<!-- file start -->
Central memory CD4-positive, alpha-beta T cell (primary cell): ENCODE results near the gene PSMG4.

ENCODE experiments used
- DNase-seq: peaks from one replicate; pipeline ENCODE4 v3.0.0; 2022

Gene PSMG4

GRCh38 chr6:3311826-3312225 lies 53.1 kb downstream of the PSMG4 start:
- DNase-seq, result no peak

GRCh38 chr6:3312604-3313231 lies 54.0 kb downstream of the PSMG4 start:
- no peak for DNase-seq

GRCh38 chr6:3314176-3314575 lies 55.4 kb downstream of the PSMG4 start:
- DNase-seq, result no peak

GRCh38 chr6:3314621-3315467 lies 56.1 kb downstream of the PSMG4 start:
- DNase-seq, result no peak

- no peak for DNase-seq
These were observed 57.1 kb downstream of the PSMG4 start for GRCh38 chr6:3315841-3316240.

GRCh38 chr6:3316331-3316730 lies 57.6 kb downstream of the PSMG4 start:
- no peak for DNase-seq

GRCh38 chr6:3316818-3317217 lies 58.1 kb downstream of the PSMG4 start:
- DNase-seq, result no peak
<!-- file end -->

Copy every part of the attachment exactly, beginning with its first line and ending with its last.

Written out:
Central memory CD4-positive, alpha-beta T cell (primary cell): ENCODE results near the gene PSMG4.

ENCODE experiments used
- DNase-seq: peaks from one replicate; pipeline ENCODE4 v3.0.0; 2022

Gene PSMG4

GRCh38 chr6:3311826-3312225 lies 53.1 kb downstream of the PSMG4 start:
- DNase-seq, result no peak

GRCh38 chr6:3312604-3313231 lies 54.0 kb downstream of the PSMG4 start:
- no peak for DNase-seq

GRCh38 chr6:3314176-3314575 lies 55.4 kb downstream of the PSMG4 start:
- DNase-seq, result no peak

GRCh38 chr6:3314621-3315467 lies 56.1 kb downstream of the PSMG4 start:
- DNase-seq, result no peak

- no peak for DNase-seq
These were observed 57.1 kb downstream of the PSMG4 start for GRCh38 chr6:3315841-3316240.

GRCh38 chr6:3316331-3316730 lies 57.6 kb downstream of the PSMG4 start:
- no peak for DNase-seq

GRCh38 chr6:3316818-3317217 lies 58.1 kb downstream of the PSMG4 start:
- DNase-seq, result no peak